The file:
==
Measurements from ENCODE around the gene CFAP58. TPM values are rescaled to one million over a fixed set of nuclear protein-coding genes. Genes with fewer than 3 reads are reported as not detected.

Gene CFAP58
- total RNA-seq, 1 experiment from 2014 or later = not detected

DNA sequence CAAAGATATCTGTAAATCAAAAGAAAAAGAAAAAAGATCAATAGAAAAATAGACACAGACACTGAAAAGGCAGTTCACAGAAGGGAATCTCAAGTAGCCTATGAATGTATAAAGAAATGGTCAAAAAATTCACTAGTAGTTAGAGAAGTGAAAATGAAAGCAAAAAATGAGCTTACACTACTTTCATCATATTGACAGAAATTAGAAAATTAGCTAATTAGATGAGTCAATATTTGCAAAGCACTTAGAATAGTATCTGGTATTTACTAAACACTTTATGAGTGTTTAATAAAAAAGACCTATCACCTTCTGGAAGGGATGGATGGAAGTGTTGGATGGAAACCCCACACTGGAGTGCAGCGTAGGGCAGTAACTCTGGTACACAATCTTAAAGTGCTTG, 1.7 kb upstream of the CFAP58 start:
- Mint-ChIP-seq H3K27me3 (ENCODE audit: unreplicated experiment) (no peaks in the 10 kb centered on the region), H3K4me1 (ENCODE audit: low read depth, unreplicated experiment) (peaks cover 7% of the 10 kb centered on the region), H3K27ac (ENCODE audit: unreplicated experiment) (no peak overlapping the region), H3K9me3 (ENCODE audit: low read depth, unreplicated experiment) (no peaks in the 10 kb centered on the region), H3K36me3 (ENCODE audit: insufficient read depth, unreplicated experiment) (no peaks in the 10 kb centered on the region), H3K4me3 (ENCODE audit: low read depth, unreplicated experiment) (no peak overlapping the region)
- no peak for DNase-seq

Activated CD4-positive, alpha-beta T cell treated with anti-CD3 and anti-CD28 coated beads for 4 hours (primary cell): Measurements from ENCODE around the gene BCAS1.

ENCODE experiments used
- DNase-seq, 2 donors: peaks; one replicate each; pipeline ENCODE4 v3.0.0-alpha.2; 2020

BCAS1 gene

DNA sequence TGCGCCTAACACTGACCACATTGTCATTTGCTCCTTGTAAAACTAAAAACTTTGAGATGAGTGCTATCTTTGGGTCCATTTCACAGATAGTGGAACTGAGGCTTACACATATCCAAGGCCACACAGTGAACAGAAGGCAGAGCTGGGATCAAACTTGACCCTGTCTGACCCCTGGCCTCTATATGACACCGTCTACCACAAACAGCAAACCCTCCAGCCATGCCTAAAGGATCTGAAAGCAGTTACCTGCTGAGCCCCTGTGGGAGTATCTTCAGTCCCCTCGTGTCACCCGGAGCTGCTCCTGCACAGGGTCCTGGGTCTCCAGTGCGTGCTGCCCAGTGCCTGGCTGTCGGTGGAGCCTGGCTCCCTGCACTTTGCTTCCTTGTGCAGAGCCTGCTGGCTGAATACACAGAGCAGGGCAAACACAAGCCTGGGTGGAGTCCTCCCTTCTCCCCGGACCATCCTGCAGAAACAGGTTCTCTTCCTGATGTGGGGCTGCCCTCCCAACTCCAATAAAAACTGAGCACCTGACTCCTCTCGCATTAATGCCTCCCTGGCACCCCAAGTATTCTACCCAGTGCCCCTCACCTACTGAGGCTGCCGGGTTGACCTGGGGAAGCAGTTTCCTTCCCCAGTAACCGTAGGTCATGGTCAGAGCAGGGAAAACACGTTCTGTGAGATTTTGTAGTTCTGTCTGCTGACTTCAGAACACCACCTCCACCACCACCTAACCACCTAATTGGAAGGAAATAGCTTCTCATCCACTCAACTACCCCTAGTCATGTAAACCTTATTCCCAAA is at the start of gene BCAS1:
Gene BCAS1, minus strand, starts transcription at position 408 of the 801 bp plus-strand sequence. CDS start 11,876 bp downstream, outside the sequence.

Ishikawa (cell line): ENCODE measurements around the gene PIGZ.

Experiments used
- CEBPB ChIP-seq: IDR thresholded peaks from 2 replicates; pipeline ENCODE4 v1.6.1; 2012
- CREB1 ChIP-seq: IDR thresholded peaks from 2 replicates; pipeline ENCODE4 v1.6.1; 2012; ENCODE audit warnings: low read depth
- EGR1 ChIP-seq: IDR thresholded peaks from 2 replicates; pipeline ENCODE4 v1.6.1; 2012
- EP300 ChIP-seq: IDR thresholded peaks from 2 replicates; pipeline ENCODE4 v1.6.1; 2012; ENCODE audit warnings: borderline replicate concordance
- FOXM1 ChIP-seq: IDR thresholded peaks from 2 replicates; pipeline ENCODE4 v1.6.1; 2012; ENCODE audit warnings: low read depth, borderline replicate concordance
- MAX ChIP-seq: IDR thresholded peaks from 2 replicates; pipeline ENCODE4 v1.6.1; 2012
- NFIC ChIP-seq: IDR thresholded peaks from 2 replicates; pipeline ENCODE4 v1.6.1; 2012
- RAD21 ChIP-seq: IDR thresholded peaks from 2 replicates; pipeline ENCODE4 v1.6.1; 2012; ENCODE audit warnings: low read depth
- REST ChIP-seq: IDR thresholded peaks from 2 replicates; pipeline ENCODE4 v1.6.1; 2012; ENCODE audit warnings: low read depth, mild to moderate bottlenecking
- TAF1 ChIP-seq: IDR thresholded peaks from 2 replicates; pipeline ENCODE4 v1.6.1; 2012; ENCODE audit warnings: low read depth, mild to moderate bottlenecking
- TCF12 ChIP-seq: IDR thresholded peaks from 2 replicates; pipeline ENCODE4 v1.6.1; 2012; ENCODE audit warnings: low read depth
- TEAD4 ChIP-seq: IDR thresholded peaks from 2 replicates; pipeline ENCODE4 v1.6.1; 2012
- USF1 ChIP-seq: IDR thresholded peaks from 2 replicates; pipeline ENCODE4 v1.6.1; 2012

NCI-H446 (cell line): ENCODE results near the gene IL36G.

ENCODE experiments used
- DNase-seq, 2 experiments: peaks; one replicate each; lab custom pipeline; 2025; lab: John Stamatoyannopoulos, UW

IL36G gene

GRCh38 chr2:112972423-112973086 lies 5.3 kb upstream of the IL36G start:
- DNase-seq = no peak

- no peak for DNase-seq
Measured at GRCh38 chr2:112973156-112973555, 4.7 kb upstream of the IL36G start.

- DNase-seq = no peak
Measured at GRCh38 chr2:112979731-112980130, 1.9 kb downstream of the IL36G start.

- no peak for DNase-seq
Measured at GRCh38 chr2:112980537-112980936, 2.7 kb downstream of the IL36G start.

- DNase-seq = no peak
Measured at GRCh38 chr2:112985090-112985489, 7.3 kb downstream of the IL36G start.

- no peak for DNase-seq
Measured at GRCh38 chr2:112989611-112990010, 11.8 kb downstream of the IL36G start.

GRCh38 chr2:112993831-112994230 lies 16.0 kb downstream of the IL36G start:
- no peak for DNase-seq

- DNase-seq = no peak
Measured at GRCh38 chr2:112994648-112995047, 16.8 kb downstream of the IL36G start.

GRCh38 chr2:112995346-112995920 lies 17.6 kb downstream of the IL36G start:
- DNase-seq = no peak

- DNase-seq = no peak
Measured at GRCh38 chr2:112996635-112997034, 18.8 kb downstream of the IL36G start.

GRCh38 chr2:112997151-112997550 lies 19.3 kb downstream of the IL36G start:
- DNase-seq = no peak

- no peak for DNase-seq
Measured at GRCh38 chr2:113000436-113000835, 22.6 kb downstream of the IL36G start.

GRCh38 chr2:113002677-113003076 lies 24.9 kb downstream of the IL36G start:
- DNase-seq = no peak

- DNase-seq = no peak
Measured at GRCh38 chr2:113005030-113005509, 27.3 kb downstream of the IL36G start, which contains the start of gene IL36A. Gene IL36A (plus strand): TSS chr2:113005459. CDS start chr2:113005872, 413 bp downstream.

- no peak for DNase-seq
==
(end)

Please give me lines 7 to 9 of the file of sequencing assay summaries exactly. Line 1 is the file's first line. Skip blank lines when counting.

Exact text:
Activated CD4-positive, alpha-beta T cell treated with anti-CD3 and anti-CD28 coated beads for 4 hours (primary cell): Measurements from ENCODE around the gene BCAS1.

ENCODE experiments used
- DNase-seq, 2 donors: peaks; one replicate each; pipeline ENCODE4 v3.0.0-alpha.2; 2020